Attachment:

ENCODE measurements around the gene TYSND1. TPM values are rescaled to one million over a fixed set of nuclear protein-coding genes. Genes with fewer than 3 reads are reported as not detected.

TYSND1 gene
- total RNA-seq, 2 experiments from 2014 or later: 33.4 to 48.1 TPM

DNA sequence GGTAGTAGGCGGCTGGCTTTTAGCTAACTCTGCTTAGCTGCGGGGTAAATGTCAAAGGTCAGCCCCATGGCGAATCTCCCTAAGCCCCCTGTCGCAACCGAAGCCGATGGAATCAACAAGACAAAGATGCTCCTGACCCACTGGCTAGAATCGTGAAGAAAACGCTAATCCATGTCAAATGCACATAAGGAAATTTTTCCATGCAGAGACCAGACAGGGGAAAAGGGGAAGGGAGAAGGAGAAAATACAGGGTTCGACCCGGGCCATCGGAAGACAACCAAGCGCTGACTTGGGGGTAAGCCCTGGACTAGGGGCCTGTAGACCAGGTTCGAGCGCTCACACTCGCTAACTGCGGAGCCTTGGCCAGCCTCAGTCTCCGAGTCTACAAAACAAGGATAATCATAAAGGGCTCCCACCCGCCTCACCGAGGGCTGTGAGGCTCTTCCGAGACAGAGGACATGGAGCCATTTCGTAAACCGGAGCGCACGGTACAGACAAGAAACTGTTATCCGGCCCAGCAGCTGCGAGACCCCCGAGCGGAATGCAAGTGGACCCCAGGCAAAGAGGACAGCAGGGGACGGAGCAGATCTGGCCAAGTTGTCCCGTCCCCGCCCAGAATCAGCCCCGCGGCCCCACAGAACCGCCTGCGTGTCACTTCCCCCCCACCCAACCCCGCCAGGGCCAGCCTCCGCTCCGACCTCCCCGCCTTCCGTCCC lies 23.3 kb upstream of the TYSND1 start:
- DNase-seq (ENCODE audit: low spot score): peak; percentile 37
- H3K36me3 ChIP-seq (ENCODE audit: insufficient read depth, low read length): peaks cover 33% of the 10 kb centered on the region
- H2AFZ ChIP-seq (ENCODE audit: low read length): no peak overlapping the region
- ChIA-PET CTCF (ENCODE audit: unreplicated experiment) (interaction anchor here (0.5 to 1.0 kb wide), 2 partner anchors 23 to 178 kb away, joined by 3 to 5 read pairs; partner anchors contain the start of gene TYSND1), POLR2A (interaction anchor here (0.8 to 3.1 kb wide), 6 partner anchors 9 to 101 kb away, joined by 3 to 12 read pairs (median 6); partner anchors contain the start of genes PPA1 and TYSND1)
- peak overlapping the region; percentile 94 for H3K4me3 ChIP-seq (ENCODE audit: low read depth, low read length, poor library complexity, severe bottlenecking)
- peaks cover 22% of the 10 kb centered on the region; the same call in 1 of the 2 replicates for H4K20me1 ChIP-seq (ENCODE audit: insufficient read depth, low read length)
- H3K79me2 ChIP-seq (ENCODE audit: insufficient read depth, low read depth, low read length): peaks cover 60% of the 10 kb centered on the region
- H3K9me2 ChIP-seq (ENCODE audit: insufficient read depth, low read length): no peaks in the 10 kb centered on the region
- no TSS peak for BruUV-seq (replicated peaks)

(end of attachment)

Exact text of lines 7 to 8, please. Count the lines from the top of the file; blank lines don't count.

- H2AFZ ChIP-seq (ENCODE audit: low read length): no peak overlapping the region
- ChIA-PET CTCF (ENCODE audit: unreplicated experiment) (interaction anchor here (0.5 to 1.0 kb wide), 2 partner anchors 23 to 178 kb away, joined by 3 to 5 read pairs; partner anchors contain the start of gene TYSND1), POLR2A (interaction anchor here (0.8 to 3.1 kb wide), 6 partner anchors 9 to 101 kb away, joined by 3 to 12 read pairs (median 6); partner anchors contain the start of genes PPA1 and TYSND1)